How Much Space Should Be in Between Trusses?
Most roof trusses are around 24 inches from the center. That is the standard roof truss in the U.S.
That means that there is a space of two feet, or twenty-four inches, between the center of one truss and the center of the next truss.
Also, each roof truss would be made of two-by-four wood or a two-by-six-inch piece of wood in areas where heavy snowfall is expected or is normal.
You should know that the space between your trusses can change based on the weather in your area. Check your local building codes for suitable truss spacing in your area.
The local authorities have more information about that and can provide specific information about truss spacing in your area.
You have to know how vast the building is because that will tell you how big your roof needs to be. For example, a broader building will need more trusses than a narrower one.
In addition, the materials used to construct the roof will affect the thickness of the trusses and the number required in a particular space.
Due to building regulations, stone-based material or heavy slate might be required if you are required to construct in an old-fashioned form.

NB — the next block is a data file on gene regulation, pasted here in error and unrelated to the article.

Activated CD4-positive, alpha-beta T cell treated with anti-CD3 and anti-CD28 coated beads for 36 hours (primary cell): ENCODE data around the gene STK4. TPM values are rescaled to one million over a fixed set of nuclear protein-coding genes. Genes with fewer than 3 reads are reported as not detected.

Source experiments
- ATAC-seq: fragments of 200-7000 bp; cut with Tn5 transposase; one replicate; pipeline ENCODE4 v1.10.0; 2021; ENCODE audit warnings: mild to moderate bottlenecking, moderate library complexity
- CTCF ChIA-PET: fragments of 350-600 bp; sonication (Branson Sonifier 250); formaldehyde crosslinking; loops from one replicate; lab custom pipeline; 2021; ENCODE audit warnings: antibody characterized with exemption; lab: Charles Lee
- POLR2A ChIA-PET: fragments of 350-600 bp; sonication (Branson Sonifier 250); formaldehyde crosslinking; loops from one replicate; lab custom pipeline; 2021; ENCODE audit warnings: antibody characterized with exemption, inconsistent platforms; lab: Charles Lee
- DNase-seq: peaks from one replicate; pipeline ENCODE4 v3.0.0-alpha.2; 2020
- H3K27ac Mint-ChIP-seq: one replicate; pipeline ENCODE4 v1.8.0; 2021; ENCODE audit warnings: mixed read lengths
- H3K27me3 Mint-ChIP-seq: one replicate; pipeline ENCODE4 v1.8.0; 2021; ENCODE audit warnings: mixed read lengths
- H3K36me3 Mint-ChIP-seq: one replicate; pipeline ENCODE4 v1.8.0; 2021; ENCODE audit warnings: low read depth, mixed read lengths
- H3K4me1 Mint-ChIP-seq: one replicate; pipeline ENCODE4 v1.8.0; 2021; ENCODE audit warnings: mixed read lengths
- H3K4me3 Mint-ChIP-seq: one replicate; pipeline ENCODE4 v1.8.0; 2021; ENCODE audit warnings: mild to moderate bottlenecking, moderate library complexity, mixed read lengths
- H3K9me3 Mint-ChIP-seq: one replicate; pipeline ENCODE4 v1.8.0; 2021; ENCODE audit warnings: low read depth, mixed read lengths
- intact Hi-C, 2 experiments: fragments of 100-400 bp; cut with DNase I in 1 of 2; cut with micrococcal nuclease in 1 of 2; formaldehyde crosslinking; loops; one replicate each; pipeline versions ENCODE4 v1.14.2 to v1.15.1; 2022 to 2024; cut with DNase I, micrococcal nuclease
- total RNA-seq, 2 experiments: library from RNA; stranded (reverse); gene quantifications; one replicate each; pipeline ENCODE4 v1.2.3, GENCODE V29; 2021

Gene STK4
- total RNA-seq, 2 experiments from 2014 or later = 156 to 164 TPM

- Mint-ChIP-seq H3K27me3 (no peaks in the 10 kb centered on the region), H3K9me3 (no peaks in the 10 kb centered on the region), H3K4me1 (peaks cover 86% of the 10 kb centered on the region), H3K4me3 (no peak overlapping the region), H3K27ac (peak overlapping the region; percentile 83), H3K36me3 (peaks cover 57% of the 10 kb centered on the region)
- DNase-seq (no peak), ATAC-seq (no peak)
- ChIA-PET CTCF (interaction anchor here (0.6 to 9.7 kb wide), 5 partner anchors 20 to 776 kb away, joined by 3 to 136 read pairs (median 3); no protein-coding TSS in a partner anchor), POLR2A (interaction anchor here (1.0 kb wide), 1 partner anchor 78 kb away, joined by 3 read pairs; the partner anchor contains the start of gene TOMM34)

It will be somewhat weighty, and the trusses need to be spaced more closely together and have more load capacity.
The distance between trusses can vary based on the construction and the project’s needs.
The space should be enough so that the truss does not interfere with other structural elements of a building.
Here are the factors that determine the spacing between trusses:
#1. Dead Weight Load
A roof’s structural elements impact how much pressure may be exerted on each truss. For example, a slate roof requires different roof truss material and spacing than an aluminum roof.
#2. Live Weight Load
It is the pressure imposed on it during a live condition, such as rainwater (you or your engineer must take this into account and supply drainage solutions) or snow and debris.